Cricket: Sussex wait for Warne's response

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The Independent Online
Notts 454-9 dec & 215-3 dec

Sussex 314-5 dec & 287-7

Match drawn

One can only admire the spirit at the County Ground. In spite of finishing at the foot of the Championship table for the third time in 11 years, Sussex are full of plans for the future, while the players remain remarkably buoyant after being so consistently on the receiving end this year.

The greatest suspense inevitably hangs over Shane Warne and it should be known next weekend whether the Australian leg spinner is to throw in his lot with Sussex or Nottinghamshire.

If Warne does not come to Hove, the Sri Lankan opener Sanath Jayasuriya is likely to be next on the shopping list of the chief executive, Tony Pigott. Chris Adams, who is not happy at Derby, has also visited here in the last two weeks and Pigott's attempts to strengthen Sussex will not end there.

On the last day of the season, they made a brave attempt to come to terms with a target of 356 in 82 overs on an excellent batting pitch. When Toby Pierce and Keith Newell were together before tea, it looked as if Sussex might end the season with their second Championship victory.

Their hopes were shattered in the cruellest possible way in the second over after tea. Newell straight drove the left-arm spinner Usman Afzaal with some power and Afzaal not only managed to get a hand to the ball but deflected it on to the stumps with Pierce out of his ground backing up. He had faced 147 balls and hit nine fours in his excellent 90.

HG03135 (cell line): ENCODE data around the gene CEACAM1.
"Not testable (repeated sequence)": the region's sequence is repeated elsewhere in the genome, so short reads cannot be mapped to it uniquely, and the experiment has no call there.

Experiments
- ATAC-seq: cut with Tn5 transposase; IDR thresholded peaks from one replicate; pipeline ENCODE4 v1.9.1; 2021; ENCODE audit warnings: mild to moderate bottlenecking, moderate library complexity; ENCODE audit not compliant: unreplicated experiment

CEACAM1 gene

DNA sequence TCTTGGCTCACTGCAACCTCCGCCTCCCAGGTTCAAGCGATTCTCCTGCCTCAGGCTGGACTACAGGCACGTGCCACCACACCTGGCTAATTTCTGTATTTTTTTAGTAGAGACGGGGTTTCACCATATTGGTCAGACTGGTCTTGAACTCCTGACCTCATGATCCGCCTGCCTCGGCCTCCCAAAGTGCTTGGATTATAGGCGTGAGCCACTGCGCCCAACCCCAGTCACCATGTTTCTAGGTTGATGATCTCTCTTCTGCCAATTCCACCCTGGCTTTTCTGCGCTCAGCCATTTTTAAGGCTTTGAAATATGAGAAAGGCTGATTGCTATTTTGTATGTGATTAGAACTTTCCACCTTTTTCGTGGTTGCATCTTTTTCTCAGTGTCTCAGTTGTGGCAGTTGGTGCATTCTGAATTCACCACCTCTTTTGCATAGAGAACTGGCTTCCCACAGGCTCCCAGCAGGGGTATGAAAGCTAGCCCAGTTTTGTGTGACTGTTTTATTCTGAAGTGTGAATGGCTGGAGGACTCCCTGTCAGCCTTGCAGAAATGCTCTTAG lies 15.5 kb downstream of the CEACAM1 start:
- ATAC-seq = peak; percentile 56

Sussex had been given a good start by Pierce and Neil Taylor, who added 58 in the 20 overs before lunch. Soon afterwards, Taylor was caught behind fencing at a lifter from the 18-year-old Paul Franks, who is already capable of genuine pace. He looks like an exciting prospect for the future, although he will have to work hard to come to terms with the no-ball rule. He took the second Sussex wicket too, when, at 104, Mark Newell was caught behind cutting.

Pierce and Keith Newell then proceeded so cautiously that it began to look like Sussex had decided to settle for a draw, but Pierce reaching his 50 was the signal for a change of tactics. In all, 69 runs were scored in the next 13 overs and at tea Sussex were 199 for 2 needing 157 more from 31 overs. Then came Pierce's dismissal and, although Newell fought on, the target was beyond them.

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